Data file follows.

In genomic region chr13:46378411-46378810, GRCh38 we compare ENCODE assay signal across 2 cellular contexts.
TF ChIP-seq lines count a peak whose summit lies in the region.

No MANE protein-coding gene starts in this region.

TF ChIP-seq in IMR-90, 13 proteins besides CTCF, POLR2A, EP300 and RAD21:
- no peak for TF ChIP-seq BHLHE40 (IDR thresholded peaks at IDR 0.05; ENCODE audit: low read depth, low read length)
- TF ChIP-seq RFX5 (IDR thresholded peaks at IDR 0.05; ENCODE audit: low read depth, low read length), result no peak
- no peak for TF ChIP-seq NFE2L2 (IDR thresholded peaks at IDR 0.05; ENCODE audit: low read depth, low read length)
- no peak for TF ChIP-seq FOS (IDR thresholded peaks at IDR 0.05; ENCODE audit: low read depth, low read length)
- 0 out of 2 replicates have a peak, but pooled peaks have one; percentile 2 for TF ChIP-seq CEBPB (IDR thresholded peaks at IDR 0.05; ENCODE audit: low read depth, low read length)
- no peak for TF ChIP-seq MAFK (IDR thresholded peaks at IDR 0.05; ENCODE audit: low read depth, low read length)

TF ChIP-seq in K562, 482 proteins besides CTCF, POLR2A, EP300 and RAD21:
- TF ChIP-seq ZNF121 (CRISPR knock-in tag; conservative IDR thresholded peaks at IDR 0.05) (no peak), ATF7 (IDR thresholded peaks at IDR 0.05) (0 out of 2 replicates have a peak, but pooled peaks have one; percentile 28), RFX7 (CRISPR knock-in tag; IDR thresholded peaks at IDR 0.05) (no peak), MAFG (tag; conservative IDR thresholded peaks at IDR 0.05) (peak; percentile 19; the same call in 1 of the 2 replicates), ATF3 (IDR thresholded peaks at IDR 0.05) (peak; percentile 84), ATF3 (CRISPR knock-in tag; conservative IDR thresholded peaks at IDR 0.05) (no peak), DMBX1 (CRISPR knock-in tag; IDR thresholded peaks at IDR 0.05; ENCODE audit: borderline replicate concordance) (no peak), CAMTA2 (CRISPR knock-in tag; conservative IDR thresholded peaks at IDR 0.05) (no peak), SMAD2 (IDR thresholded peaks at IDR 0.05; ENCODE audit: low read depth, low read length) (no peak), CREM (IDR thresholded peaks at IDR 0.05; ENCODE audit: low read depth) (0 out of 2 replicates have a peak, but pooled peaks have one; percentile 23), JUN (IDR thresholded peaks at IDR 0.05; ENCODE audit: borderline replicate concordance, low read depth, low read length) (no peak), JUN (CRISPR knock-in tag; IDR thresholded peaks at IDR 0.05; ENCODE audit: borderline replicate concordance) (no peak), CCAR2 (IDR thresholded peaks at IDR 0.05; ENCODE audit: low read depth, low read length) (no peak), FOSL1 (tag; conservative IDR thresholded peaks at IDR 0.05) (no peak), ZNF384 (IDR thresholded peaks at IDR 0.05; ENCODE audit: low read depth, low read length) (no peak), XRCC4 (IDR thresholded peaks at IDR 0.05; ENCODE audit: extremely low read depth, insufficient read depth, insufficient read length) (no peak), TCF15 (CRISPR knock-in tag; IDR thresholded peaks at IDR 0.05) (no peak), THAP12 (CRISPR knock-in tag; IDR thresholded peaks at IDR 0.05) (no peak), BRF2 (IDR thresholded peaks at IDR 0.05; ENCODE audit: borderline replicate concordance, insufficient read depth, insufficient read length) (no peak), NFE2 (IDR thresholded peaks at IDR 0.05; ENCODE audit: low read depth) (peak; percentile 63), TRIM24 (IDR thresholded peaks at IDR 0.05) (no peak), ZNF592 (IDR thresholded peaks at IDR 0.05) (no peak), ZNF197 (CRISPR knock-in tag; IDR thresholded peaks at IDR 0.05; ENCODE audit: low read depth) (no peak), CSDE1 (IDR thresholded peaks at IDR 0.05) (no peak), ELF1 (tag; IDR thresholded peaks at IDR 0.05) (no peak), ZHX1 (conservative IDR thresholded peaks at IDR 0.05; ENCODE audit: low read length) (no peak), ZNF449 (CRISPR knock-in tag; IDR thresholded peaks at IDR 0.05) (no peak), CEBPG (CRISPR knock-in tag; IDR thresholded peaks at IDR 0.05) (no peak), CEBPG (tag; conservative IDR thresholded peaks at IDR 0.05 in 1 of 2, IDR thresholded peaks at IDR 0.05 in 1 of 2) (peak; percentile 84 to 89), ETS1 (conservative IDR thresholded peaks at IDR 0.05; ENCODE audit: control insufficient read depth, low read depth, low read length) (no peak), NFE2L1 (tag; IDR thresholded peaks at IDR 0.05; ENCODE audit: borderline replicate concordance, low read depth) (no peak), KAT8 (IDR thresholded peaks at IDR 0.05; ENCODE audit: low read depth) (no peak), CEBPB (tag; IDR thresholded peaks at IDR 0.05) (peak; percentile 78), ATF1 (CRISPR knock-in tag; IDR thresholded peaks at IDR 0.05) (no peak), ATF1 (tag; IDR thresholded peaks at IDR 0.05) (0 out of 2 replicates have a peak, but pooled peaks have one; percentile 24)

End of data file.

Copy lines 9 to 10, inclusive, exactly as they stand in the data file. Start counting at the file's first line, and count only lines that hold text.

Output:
- 0 out of 2 replicates have a peak, but pooled peaks have one; percentile 2 for TF ChIP-seq CEBPB (IDR thresholded peaks at IDR 0.05; ENCODE audit: low read depth, low read length)
- no peak for TF ChIP-seq MAFK (IDR thresholded peaks at IDR 0.05; ENCODE audit: low read depth, low read length)